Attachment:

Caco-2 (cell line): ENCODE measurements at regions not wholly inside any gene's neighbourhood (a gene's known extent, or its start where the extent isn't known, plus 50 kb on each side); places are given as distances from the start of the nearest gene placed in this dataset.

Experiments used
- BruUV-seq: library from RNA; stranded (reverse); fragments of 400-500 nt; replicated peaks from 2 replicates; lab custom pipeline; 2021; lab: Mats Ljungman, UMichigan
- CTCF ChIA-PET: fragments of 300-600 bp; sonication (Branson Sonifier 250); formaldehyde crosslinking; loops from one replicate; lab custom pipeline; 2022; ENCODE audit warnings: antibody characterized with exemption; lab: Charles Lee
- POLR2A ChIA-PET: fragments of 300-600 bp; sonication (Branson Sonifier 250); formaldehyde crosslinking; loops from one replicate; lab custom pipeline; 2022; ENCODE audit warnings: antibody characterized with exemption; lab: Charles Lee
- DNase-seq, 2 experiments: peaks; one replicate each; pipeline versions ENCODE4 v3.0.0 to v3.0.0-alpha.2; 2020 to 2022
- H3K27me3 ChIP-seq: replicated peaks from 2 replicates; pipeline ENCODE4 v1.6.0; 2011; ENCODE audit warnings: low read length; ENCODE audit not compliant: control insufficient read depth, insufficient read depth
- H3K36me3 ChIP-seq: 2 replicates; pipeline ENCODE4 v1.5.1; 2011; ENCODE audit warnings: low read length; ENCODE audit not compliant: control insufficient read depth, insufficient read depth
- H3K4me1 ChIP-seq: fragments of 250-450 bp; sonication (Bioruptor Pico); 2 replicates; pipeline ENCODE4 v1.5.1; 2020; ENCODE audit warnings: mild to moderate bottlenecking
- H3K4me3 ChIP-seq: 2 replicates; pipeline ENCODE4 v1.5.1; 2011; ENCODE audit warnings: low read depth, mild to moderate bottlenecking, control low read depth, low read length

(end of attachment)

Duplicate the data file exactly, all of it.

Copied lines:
Caco-2 (cell line): ENCODE measurements at regions not wholly inside any gene's neighbourhood (a gene's known extent, or its start where the extent isn't known, plus 50 kb on each side); places are given as distances from the start of the nearest gene placed in this dataset.

Experiments used
- BruUV-seq: library from RNA; stranded (reverse); fragments of 400-500 nt; replicated peaks from 2 replicates; lab custom pipeline; 2021; lab: Mats Ljungman, UMichigan
- CTCF ChIA-PET: fragments of 300-600 bp; sonication (Branson Sonifier 250); formaldehyde crosslinking; loops from one replicate; lab custom pipeline; 2022; ENCODE audit warnings: antibody characterized with exemption; lab: Charles Lee
- POLR2A ChIA-PET: fragments of 300-600 bp; sonication (Branson Sonifier 250); formaldehyde crosslinking; loops from one replicate; lab custom pipeline; 2022; ENCODE audit warnings: antibody characterized with exemption; lab: Charles Lee
- DNase-seq, 2 experiments: peaks; one replicate each; pipeline versions ENCODE4 v3.0.0 to v3.0.0-alpha.2; 2020 to 2022
- H3K27me3 ChIP-seq: replicated peaks from 2 replicates; pipeline ENCODE4 v1.6.0; 2011; ENCODE audit warnings: low read length; ENCODE audit not compliant: control insufficient read depth, insufficient read depth
- H3K36me3 ChIP-seq: 2 replicates; pipeline ENCODE4 v1.5.1; 2011; ENCODE audit warnings: low read length; ENCODE audit not compliant: control insufficient read depth, insufficient read depth
- H3K4me1 ChIP-seq: fragments of 250-450 bp; sonication (Bioruptor Pico); 2 replicates; pipeline ENCODE4 v1.5.1; 2020; ENCODE audit warnings: mild to moderate bottlenecking
- H3K4me3 ChIP-seq: 2 replicates; pipeline ENCODE4 v1.5.1; 2011; ENCODE audit warnings: low read depth, mild to moderate bottlenecking, control low read depth, low read length